The Guilt Trip
So, you're looking for a little background on Mother's Day, are you? How sweet. She birthed you, raised you, and fed you for at least 18 years, and now - once a year - you try to remember on which Sunday Mother's Day lands. She's developing crow's feet worrying about you, but you more often download a new app than call the poor woman. There is absolutely no gift in this world that can truly give all a mother deserves or supply an adequate "thank you" for the love she's devoted to you. So, instead we offer Mother's Day gift baskets; the best present you can possibly give mom without looking as guilty as you just may be.
Mothers in the USA
So, we know Woodrow was a momma's boy, but what about the first 27 presidents? From what we know, they weren't all bad seeds. George Washington's mom was (probably) a loyalist and he still invited her to his inauguration. Woodrow was simply the one sweet enough to celebrate everyone's mom, and we've been doing it ever since. But it wasn't easy getting a nationally recognized holiday for mothers.
One Tough Mother
Ann Jarvis was a soldier's mother who organized other moms to tend to wounded on both sides of the Civil War. Following the war, she campaigned for a national Mother's Day to bring attention to the hard work done by mothers during the war, mothers who lost sons to the battlefield, and to honor mothers who just work hard in general. She died before her dream was realized, but her daughter, Anna Jarvis, continued the fight. The Jarvis's struggle, and that of all American mothers, was finally acknowledged by Woodrow Wilson as Mother's Day in 1914.
But let's not think that America invented Mother's Day. The human race has always had moms, and acknowledging them isn't a recent phenomenon.
There Have Always Been Moms...
Look far enough back into just about anything, and you're bound to end up in ancient Greece or Rome; Mother's Day is no different. Around mid-March, the ancient Greeks held a festival called Hilaria which celebrated Cybele, the mother of Greek gods. Amidst all the fanfare, they decided it would be good to recognize their own mothers too, since, well... she was standing right there.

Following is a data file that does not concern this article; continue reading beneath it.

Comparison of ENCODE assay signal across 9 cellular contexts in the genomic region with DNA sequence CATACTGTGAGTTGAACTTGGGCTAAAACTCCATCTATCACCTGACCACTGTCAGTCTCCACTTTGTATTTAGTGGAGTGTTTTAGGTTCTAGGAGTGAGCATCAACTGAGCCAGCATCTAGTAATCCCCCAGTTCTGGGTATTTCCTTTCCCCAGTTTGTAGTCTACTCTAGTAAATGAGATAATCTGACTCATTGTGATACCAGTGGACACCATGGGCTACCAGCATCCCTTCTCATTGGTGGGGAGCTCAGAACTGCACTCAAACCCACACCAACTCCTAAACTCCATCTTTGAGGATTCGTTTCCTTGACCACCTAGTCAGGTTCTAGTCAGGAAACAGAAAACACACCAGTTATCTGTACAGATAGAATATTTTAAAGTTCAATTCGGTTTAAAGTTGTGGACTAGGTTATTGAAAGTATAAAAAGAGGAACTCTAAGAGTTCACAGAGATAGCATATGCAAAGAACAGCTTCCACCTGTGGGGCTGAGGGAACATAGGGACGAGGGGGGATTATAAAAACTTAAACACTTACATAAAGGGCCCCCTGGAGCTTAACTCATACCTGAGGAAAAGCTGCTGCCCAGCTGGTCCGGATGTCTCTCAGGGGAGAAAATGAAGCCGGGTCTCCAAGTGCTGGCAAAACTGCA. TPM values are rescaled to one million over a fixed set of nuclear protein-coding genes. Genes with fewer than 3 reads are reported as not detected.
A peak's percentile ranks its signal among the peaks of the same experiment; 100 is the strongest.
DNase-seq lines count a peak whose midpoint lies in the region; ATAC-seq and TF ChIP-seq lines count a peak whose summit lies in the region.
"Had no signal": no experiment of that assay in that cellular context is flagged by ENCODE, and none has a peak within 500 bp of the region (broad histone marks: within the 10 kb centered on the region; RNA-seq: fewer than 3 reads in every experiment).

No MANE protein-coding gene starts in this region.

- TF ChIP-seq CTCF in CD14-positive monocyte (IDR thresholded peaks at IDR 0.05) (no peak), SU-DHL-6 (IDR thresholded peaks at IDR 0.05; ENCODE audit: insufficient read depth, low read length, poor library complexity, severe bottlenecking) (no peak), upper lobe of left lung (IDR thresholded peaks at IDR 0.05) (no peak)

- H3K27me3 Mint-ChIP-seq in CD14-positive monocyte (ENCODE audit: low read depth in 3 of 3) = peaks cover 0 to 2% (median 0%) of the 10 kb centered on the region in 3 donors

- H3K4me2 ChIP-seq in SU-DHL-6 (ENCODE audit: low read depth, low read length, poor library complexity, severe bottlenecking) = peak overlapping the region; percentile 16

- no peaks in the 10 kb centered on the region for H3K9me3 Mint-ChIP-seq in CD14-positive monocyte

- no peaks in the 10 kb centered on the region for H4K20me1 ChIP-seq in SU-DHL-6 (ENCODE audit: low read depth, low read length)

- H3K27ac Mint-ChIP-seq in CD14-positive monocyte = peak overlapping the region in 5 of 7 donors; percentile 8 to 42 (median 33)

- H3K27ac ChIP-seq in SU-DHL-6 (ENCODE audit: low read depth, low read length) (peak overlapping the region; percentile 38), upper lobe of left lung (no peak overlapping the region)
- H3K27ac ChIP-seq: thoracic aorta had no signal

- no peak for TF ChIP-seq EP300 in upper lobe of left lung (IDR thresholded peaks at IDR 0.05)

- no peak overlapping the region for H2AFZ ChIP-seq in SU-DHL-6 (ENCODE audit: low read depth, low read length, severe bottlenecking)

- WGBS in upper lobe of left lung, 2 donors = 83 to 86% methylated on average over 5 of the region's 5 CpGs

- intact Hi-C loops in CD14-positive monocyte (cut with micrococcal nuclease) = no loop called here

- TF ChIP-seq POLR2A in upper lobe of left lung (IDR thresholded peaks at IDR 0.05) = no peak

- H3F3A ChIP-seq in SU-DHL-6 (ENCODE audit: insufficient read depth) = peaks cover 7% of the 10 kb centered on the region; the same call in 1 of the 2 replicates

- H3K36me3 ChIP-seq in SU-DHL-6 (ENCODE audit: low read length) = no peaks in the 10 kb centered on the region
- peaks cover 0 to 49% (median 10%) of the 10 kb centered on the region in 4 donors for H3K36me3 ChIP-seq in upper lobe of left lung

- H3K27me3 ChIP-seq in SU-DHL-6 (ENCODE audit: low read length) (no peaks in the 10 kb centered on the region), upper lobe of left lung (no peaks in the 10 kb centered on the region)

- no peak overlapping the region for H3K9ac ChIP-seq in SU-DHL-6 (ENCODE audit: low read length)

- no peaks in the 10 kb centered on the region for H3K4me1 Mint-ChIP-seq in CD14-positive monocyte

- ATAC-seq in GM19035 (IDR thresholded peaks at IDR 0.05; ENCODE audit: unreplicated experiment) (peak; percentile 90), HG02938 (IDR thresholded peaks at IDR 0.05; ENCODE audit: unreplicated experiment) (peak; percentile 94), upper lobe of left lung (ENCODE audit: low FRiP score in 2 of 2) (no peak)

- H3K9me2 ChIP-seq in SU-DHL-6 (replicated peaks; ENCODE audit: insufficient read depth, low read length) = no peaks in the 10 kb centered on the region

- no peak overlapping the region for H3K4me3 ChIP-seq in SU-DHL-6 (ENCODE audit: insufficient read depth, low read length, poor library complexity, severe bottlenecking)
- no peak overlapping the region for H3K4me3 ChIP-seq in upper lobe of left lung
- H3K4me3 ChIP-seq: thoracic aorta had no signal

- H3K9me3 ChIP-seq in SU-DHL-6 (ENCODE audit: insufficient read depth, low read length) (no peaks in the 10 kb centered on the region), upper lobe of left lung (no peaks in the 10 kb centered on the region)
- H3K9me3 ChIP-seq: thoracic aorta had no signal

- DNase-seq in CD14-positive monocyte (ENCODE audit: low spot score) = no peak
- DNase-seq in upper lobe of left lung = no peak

In Rome, they had a festival for Juno called "Matronalia" in which presents were given to mothers. Whether or not the gifts were packaged in decorative gift baskets is debatable, but it wouldn't have been the first clever Roman idea.
Another instance of Mother's Day occurs during the Roman Catholic Church's great campaign to sway the pagans over to Catholicism. In an effort to snuff out all the Matronalias and Hilarias of the world, the Church devised their own maternal event for the liturgical calendar called "Mothering Sunday," a holiday still celebrated today in Europe and around the world. Mothering Sunday was organized around the Vernal Equinox to coincide with the aforementioned Greek and Roman holidays, but its matronly mascot was Mary, mother of Jesus. Oh, and if you need a date for Mothering Sunday, it's the 4th Sunday in Lent.
How to Say Thank You
Anna Jarvis was upset by what happened to the Mother's Day she fought so hard to establish. In fact, she campaigned against the Mother's Day greeting cards that were being sold in stores, saying, "A printed card means nothing except that you are too lazy to write to the woman who has done more for you than anyone in the world." And she was absolutely right. Just like all other Holiday Gift Baskets, your Mother's Day present needs to be personal. Write a personalized note to mom and pick out a gift basket that features items you know she would love. The importance of the holiday, above all else, is showing her how much you care and how grateful you are for the love she has given you.